AUSTRALIAN OPEN 2014 R16 – Far court fracas and frenetics

A new day of action at the Australian Open… with upsets, cheers and tears. By Aaron Wong, Badzine Correspondent live in Sydney.  Photos: Yves Lacroix for Badmintonphoto (live) Chinese Whispers […]

A new day of action at the … with upsets, cheers and tears.

By Aaron Wong, Badzine Correspondent live in Sydney.  Photos: Yves Lacroix for Badmintonphoto (live)

Chinese Whispers

The hands-down thriller of the afternoon, and also the longest match, happened on the furthest court from the entrance, Court #3. What initially appeared as though it would be a walk in the park for the current Olympic champions Tian Qing / Zhao Yunlei (photo) of China turned out to be a titanic battle of wills when the Korean underdogs Ko A Ra / Yoo Hae Won unexpectedly stole the second game by way of finesse defence, in the process stunning and unsettling the Chinese.

Tension in the air built up as the scores remained tight beyond the deciding game interval. The young Koreans kept earning narrow leads until an overrule by the umpire on a line judge calling a shot in broke their focus on the match. A heated discussion with the umpire ensued with Korean Head Coach Lee Deuk Choon also approaching the referee to intervene because it was alleged that the umpire used Mandarin to communicate to the Chinese players which excluded the Koreans from understanding.

The experienced Chinese pair made the most of the surprise overrule in their favour and powered home, 21-9, 19-21, 21-18.


Earlier on the same court, Thai fans bolstered their former world number 1 mixed doubles Saralee Thoungthongkam / Sudket Prapakamol (photo) by yelling out encouragement and brandishing a large flag after the pair narrowly let slip closing the match in straight games.

Despite more than a decade of age between the pairs, the elders still dug out a win in extra time against fierce opponents, 21-18, 20-22, 21-19.

After the first ever encounter between them, Prapakamol praised his opponents, Huang Yaqiong / Lu Kai, who have risen to world number 14 in the space of a year. “Surely, they will do go far in the future.” The Thai veteran raised his eyebrows upon learning they were juniors not that long ago but his partner Thoungthongkam admitted she has been tracking the progress of this Chinese pair.

Saralee Thoungthongkam added using hand actions and words that the secret of their success today and hovering inside and around the world top 10 for more than seven years is, “We don’t [bang] the shuttle with full power each and every time like them, we [vary] the angle and direction of our attack. And I make sure I stay fit and have no injuries.”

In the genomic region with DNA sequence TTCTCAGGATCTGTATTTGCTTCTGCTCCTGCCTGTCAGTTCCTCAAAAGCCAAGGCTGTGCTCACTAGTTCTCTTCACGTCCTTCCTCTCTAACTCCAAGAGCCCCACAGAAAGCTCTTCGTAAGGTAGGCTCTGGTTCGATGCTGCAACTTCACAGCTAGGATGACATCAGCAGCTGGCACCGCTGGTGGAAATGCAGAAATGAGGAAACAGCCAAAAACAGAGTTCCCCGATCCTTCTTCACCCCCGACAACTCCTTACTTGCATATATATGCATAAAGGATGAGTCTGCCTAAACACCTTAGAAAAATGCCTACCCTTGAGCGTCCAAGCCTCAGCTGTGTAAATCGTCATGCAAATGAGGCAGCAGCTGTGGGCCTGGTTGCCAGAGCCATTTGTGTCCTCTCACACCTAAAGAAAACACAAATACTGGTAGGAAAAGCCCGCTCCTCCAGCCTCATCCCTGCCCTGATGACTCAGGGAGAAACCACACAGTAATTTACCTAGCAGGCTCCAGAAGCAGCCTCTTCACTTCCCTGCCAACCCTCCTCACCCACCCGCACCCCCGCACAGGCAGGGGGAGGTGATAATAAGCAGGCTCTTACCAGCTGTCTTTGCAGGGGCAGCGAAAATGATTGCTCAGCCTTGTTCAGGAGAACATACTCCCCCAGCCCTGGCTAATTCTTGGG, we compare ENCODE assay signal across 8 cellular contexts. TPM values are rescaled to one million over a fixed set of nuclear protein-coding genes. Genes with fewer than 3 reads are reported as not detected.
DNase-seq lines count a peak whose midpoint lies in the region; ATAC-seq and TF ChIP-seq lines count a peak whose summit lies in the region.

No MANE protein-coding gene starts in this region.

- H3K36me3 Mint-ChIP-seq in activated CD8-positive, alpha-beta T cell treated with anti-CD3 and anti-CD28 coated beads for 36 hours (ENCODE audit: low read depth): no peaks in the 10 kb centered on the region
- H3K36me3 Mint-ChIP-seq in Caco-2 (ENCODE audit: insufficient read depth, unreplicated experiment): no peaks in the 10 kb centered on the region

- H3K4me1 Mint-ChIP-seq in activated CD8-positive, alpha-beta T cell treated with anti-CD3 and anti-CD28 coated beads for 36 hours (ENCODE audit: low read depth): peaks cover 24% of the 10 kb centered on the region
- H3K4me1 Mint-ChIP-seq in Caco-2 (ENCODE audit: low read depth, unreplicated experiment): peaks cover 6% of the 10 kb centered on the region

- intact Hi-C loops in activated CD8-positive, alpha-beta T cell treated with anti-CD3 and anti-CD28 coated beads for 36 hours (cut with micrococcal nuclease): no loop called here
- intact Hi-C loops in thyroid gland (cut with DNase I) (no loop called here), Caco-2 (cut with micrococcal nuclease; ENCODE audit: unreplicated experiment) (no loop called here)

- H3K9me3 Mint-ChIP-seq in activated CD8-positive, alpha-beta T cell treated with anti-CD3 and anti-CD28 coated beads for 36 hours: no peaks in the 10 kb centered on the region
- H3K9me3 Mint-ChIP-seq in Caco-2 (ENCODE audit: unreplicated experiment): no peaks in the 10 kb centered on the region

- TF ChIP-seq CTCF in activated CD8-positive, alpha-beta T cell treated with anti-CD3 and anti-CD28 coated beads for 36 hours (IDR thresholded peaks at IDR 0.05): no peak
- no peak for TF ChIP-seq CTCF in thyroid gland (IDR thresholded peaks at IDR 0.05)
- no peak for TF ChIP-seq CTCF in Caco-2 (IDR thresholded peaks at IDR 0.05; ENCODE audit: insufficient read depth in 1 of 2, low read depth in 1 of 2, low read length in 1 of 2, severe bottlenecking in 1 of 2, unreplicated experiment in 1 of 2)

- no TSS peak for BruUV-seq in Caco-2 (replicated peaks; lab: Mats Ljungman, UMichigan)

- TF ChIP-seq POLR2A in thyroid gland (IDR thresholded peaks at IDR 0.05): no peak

The quality of being ultra earnest has got this Chinese pair this far up the world rankings but today Huang Yaqiong, though always at the net at the right time, snatched at a few net kills. The match might have had a different outcome were not for these regular unforced errors.

Thais tumble

Thailand’s luck ran out when it came time for women’s singles. The current World Champion Ratchanok Intanon only made a brief appearance in Sydney owing to 2012 champion Han Li of China taking charge in their match, 21-14, 21-19. Nitchaon Jindapon was helpless against the much taller reach of India’s P.V. Sindhu and succumbed, 13-21, 7-21.

Defending champion Sayaka Takahashi went down to lesser known compatriot Yui Hashimoto (pictured above) 21-13, 21-13. World #74 Hashimoto is enjoying a good run in Sydney this week, having disposed of world #9 Porntip Buranaprasertsek yesterday in straight games too. The senior member of the Japanese women’s singles squad, Eriko Hirose (photo), removed the fourth seed Bae Yeon Ju of Korea. Tripping over backwards and bumping her head on the floor at 18-14 in the rubber game didn’t stop Hirose from closing out the match, 18-21, 21-18, 21-15.

Click here for complete Thursday results

Aaron Wong

About Aaron Wong

Aaron Wong only ever coveted badminton's coolest shot - a reverse backhand clear. He is renowned for two other things: 1) Writing tournament previews that adjust the focus between the panorama of the sport's progress, down to the microscopic level of explaining the striking characteristics of players; 2) Dozing off during men's doubles at the London Olympic Games. Contact him at: aaron @